by Ebrahim Harvey
Obituary: Phiroshaw Camay (1947 – 2016)
Phiroshaw Camay, who very sadly passed away last week, was probably my closest friend and comrade for over three decades. “PC”, as he was affectionately known, was a veteran and stalwart of the labour movement and civil society in South Africa. His passing has created a breach in the institutional memory of both sectors. His considerable intellect contributed to many political, social and economic discourses in both pre-and post-1994.
We first met in 1982, during trade union unity talks, which ultimately led to the formation of the Congress of South African Trade Unions (Cosatu) in 1985. At the time he was the general secretary of the Council of Unions of South Africa (Cusa). I was an organiser for the Orange-Vaal General Workers Union, based in Vereeniging.
PC became interested in trade unions while he was working as a librarian in the Johannesburg City Council. He rose through the ranks to become the leader of Cusa and thereafter the National Council of Trade Unions (Nactu) and a major figure in the wider trade union movement. He played a leading role in the trade union unity talks, but Cusa, influenced more by the thinking of the Pan Africanist Congress and the Black Consciousness Movement, did not join the largely ANC and Freedom Charter aligned unions, which constituted Cosatu at its birth in 1985.
In 1989, PC resigned from Nactu after failing to get the federation to support the Harare Declaration in which the ANC set the terms for negotiations with the Nationalist Party, which ultimately culminated in the 1993 settlement and the first-ever non-racial and democratic elections in SA in 1994. His view was that the federation he led could not ignore major political developments, which were going to affect the future of the country.
Deeply disappointed, he decided with a few others to form the Co-operative for Research and Education (CORE) in 1990, an NGO he led since then, through thick and thin. Even when the funding environment became very tough after 1994 and especially over the past decade he managed to hold CORE together. Many were unaware that part of the reason CORE stayed afloat was because he took a big salary cut to avoid laying off his staff, a measure undoubtedly influenced by his days in the union movement and the resultant sympathy for workers.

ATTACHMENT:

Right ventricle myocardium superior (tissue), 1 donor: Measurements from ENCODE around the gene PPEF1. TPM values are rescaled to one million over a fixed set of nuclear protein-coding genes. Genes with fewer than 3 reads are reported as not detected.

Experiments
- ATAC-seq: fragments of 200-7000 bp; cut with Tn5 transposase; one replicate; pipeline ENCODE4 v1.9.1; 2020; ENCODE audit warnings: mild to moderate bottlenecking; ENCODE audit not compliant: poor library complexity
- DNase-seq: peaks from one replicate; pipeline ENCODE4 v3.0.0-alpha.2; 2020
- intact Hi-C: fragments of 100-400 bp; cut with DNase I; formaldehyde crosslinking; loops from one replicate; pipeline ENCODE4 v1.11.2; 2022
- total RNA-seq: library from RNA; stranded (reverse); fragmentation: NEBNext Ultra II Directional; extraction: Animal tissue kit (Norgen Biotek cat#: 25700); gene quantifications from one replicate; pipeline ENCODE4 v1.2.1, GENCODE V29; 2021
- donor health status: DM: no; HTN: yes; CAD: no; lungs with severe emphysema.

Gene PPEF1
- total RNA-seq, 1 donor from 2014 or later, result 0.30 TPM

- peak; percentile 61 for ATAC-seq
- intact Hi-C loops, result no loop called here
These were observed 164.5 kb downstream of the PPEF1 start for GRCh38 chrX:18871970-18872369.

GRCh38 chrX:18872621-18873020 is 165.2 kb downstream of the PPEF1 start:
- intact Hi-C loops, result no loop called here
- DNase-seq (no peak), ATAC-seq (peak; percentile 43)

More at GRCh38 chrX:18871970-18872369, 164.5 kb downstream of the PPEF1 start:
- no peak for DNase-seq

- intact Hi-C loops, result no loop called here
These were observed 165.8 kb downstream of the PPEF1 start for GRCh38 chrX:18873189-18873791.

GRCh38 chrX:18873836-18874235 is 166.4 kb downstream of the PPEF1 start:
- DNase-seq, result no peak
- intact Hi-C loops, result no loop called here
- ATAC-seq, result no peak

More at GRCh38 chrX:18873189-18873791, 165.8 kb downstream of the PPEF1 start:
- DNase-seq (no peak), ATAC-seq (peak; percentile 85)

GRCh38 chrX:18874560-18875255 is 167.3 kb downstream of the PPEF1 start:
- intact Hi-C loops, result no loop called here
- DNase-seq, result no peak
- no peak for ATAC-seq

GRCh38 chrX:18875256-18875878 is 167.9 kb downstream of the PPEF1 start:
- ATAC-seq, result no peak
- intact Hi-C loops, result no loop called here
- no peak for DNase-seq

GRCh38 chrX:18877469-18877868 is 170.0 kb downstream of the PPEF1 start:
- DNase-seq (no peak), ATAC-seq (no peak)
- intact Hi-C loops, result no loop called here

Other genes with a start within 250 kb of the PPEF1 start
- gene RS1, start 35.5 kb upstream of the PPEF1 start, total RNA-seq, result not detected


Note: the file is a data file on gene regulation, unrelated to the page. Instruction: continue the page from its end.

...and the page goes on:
An important area of work PC was very involved in, especially prior to the 1994 elections, was voter education. He worked a lot with the Independent Electoral Commission (IEC), both before and after elections, travelling to many areas to conduct voter education through community workshops. The one big concern he had was that these processes were often too technically driven, without sufficient emphasis being placed on what the burning issues were in the lives of voters and how elections could bring social change rather than just dealing with the technical aspects of voting. He tried to fill this gap when he ran voter education workshops in communities. Many people remember him fondly for his strong leadership skills at the IEC.
PC often spoke about some of the major concerns he had with how post-apartheid SA had turned out. The widespread and growing poverty, unemployment, social inequalities and related social miseries were his biggest concerns. He often lamented how trade unionists we worked with in the 1970s, such as Cyril Ramaphosa, Marcel Golding and Johnny Copelyn, became very wealthy overnight after 1994 through black economic empowerment (BEE), while the workers they led remain trapped in low wages and poverty. That was if they were still lucky to have a job following massive retrenchments across all sectors in the 1990s and 2000s.
As a former trade union leader this situation, in particular, riled him. And yet he told me a few times that despite this unpalatable fact, he greeted these former union leaders without acrimony when he bumped into them on his travels to civil society meetings and when fund-raising, inside and outside the country.